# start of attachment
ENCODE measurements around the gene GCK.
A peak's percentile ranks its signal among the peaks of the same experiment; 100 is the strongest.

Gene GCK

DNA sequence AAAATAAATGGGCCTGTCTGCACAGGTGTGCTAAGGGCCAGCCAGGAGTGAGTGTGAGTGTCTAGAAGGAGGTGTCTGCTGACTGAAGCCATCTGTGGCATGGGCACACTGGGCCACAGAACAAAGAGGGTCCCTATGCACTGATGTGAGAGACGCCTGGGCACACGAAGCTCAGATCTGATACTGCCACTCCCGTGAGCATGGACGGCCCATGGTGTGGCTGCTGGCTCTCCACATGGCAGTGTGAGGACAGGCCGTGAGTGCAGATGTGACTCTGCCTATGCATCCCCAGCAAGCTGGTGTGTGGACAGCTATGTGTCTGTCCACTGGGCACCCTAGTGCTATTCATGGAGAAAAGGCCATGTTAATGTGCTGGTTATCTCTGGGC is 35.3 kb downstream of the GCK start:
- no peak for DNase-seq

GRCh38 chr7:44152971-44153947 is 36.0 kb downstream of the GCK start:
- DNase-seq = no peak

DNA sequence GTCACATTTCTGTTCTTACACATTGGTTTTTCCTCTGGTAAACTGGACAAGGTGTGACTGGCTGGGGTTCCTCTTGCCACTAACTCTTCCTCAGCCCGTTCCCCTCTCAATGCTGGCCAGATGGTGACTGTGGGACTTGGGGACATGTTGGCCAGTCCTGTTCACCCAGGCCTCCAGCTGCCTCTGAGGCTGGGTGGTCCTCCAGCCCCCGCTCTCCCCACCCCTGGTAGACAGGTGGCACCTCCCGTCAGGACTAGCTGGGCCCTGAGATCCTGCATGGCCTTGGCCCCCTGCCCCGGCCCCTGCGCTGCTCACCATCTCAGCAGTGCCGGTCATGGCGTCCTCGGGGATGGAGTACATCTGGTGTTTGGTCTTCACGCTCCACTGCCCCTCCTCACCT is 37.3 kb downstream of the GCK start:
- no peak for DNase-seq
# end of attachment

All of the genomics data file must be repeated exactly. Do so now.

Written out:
ENCODE measurements around the gene GCK.
A peak's percentile ranks its signal among the peaks of the same experiment; 100 is the strongest.

Gene GCK

DNA sequence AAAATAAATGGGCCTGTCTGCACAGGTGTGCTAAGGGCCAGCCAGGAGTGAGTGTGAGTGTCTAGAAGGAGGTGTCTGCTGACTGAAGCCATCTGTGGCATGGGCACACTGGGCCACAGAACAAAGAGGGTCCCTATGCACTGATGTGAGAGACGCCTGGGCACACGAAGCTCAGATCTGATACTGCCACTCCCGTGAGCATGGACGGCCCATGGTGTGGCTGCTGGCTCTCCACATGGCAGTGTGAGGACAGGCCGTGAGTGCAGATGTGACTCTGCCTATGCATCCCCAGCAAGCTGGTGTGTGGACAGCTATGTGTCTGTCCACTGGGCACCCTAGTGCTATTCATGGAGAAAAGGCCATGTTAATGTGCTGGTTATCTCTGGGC is 35.3 kb downstream of the GCK start:
- no peak for DNase-seq

GRCh38 chr7:44152971-44153947 is 36.0 kb downstream of the GCK start:
- DNase-seq = no peak

DNA sequence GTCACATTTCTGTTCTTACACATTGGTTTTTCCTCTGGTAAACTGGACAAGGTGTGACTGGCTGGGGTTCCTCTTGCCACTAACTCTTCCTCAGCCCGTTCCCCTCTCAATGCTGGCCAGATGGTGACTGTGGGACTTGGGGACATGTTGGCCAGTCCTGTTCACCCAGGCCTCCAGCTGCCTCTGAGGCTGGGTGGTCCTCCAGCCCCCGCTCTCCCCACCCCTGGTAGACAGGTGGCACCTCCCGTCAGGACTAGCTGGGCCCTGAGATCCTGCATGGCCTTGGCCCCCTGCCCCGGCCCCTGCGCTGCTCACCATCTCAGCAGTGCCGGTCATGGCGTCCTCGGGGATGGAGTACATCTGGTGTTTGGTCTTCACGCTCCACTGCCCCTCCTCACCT is 37.3 kb downstream of the GCK start:
- no peak for DNase-seq